Ted Kennedy's early years in the Senate coincided with an era of big thoughts and big programmes. It was a time when a president (Lyndon Johnson) publicly vowed to eliminate poverty in America and was taken seriously by supporters and opponents alike.
Yet Ted Kennedy's influence reached its peak in a very different era, one in which the very ambitions of 1960s liberalism had come to be seen as evidence of why liberals could not be trusted to run the country. Ronald Reagan became America's dominant political figure and his influence shaped politics for many years after he left office in 1989.
It was this rightward trend as much as his family's memory or his own political future that Ted Kennedy stood against when he told the 1980 Democratic national convention: "The hope still lives and the dream will never die."
That speech began Ted Kennedy's transformation. From a political heir - someone whose place on the public stage was entirely due to the reflected glow from his much mourned, better-loved brothers - Ted Kennedy began to emerge as a political force in his own right: a champion of liberal ideas in an era when hardly anyone else in Washington was willing to call himself a liberal.
In keeping the flame alive he did his party great service, not least in paving the way for politicians such as Obama - younger men and women who often still shrink from the "liberal" label but embrace most of the values it implies.
And yet when the accolades have faded, what will remain of Ted Kennedy and his 46 years in the United States Senate?
It seems unlikely that, a generation from now, the display of Ted Kennedy's photograph at a Democratic convention will elicit the roar of approval that still greets his elder brother John's image every four years. Senators, no matter how long-lived, powerful and influential they may be, never become genuine icons. America reserves that for its presidents.
In practical ways, however, the youngest Kennedy brother may prove to be the one who had the greatest effect on the country. John F. Kennedy is a great romantic figure. Bobby Kennedy embodies promise cut short. Ted Kennedy is the one who actually stayed in office long enough to get a lot of things done.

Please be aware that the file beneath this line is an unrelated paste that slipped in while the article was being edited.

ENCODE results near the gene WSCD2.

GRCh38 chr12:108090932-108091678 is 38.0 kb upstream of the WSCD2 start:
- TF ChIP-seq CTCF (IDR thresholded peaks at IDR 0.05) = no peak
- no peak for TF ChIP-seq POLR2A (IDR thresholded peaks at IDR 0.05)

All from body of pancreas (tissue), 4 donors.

It is a significant measure of his fame that you are even reading this piece, published in a newspaper half a world away. It is striking how little related to foreign policy one finds in the long lists of Ted Kennedy's legislative accomplishments and the endless clips of his public speeches that have dominated the American media since his death. He was, of course, involved in foreign affairs - no one who stays in the Senate that long can avoid developing a certain degree of expertise - but that was never where his main interest lay. It was not where he directed the bulk of his prodigious energies.
And yet, for decades, he has probably been the American legislature's best-known member in the world beyond its shores. Much of this, of course, is the family name. For some people, especially overseas, Ted Kennedy's most memorable accomplishment will always be that he was born John Kennedy's brother.
What would be most fitting, however, would be if he were remembered for the pride he took in being a legislator.
The United States is perhaps the only country in the democratic world where politics is considered a fundamentally disreputable line of work. While there is no shortage of people who desire to be politicians, what is remarkable is that even after 20 or 30 years in Congress these men and women will, in official biographies, list their occupation as "teacher", "doctor", "lawyer" or "airline pilot".
Where other countries acknowledge that legislating is often difficult and complicated work, and put some store in the expertise it requires, America's political culture is built around the myth that making good public policy is easy.
Ted Kennedy came to embody the idea that making law was difficult and messy but also essential and honourable.
On the very day he died - at a moment when the entire country knew he was gravely ill - the inadvertent mention of his name was enough to make a conservative crowd explode in derision. But the same John McCain who encouraged the crowd that Tuesday afternoon with feigned outrage at being called "Kennedy" was on television the next day mourning the loss of a man he called a friend.
Those human relationships with his political opponents were one of the least-seen aspects of Ted Kennedy's public life but they were the secret of his success as a legislator. That success, in turn, guarantees him a legacy, albeit a very different one, from the brothers in whose shadows he lived so much of his life.
Gordon Robison teaches political science at the University of Vermont. His opinion column on US politics appears alternate Wednesdays in Gulf News.